A linear quantum simulator using superconducting qubits

  1. S. E. Rasmussen,
  2. K. S. Christensen,
  3. and N. T. Zinner
We implement a linear Heisenberg spin-1/2 chain with XXZ couplings, which in it self can be used as an analog quantum simulator, using superconducting circuits. Depending on the circuit
the spin chain can have arbitrary length. For a specific length of four qubits we show that the circuit can be used to implement a quantum spin transistor following the protocol proposed in Nature Communication 5 13070 (2016). We do this by finding experimentally realistic parameters for the circuit and proposing a chip design. The quantum transistor works similarly to its classical analogue allowing transfer or blockage depending on the state of the two gate qubits, but opens up a variety of possibilities when quantum mechanical superpositions are considered. The transistor is simulated under realistic decoherence and it is shown that it allows high-fidelity transfer when open, while it allows no transfer when closed. The main effect of the decoherence is faster leakage from the transistor. The transistor is also considered when it is in an superposition of open and closed. We obtain transition times less than 200ns, and rule out leakage to higher excited states in the superconducting circuit design. Finally, we discuss further spin models which can be obtained be altering the circuit in different ways.

Superconducting qutrit-qubit circuit: A toolbox for efficient quantum gates

  1. T. Bækkegaard,
  2. L. B. Kristensen,
  3. N. J. S. Loft,
  4. C. K. Andersen,
  5. D. Petrosyan,
  6. and N. T. Zinner
As classical computers struggle to keep up with Moore’s law, quantum computing may represent a big step in technology and yield significant improvement over classical computing
for many important tasks. Building a quantum computer, however, is a daunting challenge since it requires good control but also good isolation from the environment to minimize decoherence. It is therefore important to realize quantum gates efficiently, using as few operations as possible, to reduce the amount of required control and operation time and thus improve the quantum state coherence. Here we propose a superconducting circuit for implementing a tunable spin chain consisting of a qutrit (three-level system analogous to spin-1) coupled to two qubits (spin-1/2). Our system can efficiently accomplish various quantum information tasks, including generation of entanglement of the two qubits and conditional three-qubit quantum gates, such as the Toffoli and Fredkin gates, which are universal for reversible classical computations. Furthermore, our system realizes a conditional geometric gate which may be used for holonomic (non-adiabatic) quantum computing. The efficiency, robustness and universality of our circuit makes it a promising candidate to serve as a building block for larger spin networks capable of performing involved quantum computational tasks.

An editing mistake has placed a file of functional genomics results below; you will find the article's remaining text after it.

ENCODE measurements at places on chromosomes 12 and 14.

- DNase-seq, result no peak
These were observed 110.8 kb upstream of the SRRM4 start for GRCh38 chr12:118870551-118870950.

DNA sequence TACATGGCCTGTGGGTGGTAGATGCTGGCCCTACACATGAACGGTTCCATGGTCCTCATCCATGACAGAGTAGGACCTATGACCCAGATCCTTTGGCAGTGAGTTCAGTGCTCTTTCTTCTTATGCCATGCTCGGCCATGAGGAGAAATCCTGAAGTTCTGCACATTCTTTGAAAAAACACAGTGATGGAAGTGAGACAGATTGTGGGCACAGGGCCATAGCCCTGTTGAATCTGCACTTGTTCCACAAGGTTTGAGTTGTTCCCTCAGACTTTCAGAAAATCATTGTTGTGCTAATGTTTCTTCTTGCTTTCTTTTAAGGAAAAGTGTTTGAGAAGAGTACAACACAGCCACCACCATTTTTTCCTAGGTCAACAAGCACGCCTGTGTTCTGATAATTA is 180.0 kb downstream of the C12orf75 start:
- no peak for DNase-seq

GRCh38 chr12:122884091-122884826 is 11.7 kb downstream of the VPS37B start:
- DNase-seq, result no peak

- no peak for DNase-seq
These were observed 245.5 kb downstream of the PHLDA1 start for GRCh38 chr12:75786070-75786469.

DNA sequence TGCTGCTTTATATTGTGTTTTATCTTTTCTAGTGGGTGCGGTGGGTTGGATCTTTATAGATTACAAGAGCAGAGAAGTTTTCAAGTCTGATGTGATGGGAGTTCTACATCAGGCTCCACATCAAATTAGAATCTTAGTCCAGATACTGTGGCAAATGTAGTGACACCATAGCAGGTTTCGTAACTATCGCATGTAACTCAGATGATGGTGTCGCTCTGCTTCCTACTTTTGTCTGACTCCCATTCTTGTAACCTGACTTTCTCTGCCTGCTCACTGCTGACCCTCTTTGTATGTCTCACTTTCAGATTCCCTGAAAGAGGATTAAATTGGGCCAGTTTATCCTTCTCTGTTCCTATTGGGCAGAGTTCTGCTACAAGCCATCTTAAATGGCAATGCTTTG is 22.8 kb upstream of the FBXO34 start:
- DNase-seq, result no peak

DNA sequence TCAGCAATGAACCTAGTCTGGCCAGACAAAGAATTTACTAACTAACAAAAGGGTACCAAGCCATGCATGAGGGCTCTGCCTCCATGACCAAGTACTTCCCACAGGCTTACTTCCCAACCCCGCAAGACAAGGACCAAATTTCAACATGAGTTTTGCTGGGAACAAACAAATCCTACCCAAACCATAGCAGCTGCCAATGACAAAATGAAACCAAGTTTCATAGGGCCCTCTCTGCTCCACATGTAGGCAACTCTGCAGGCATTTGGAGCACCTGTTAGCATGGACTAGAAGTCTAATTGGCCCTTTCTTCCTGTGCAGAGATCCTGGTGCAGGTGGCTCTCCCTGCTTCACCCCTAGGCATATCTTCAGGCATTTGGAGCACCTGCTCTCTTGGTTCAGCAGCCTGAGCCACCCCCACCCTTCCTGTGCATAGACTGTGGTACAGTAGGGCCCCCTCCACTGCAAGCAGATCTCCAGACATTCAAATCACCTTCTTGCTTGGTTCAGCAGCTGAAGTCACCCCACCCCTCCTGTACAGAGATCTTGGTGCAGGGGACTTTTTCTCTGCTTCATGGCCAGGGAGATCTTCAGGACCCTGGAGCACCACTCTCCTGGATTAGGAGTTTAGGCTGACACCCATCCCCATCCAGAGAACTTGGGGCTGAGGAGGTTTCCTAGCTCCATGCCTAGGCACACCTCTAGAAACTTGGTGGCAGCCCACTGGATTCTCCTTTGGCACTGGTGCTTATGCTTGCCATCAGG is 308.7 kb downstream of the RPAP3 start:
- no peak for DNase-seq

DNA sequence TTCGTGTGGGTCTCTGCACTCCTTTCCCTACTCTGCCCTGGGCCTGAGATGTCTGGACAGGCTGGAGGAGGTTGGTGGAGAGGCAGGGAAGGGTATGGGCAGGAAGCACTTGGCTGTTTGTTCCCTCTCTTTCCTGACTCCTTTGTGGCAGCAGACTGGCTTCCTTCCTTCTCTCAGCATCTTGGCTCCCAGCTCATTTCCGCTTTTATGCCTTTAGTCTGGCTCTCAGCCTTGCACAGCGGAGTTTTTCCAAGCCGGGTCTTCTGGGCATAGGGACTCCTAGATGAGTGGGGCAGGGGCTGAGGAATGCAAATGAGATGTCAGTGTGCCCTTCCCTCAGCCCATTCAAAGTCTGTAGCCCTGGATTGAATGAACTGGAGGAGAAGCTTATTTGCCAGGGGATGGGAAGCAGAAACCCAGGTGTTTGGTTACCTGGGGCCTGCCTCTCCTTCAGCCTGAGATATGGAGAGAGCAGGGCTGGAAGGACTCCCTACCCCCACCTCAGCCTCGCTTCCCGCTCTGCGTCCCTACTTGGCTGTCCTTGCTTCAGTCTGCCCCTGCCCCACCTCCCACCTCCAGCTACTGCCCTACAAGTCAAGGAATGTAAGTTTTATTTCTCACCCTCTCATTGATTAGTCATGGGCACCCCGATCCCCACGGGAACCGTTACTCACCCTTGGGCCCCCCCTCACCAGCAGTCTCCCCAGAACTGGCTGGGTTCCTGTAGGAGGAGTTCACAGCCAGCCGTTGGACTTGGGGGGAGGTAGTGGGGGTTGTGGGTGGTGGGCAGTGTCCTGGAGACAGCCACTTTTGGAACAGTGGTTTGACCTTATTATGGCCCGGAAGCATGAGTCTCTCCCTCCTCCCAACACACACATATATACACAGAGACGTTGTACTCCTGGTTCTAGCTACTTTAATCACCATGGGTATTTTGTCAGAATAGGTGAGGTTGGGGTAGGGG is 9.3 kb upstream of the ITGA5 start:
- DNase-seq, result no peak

Quantum spin transistors in superconducting circuits

  1. N. J. S. Loft,
  2. L. B. Kristensen,
  3. C. K. Andersen,
  4. and N. T. Zinner
Transistors play a vital role in classical computers, and their quantum mechanical counterparts could potentially be as important in quantum computers. Where a classical transistor
is operated as a switch that either blocks or allows an electric current, the quantum transistor should operate on quantum information. In terms of a spin model the in-going quantum information is an arbitrary qubit state (spin-1/2 state). In this paper, we derive a model of four qubits with Heisenberg interactions that works as a quantum spin transistor, i.e. a system with perfect state transfer or perfect blockade depending on the state of two gate qubits. We propose a realistic implementation of the model using state-of-the-art superconducting circuits. Finally, we demonstrate that our proposal operates with high-fidelity under realistic decoherence, and without fine-tuning of any of the parameters.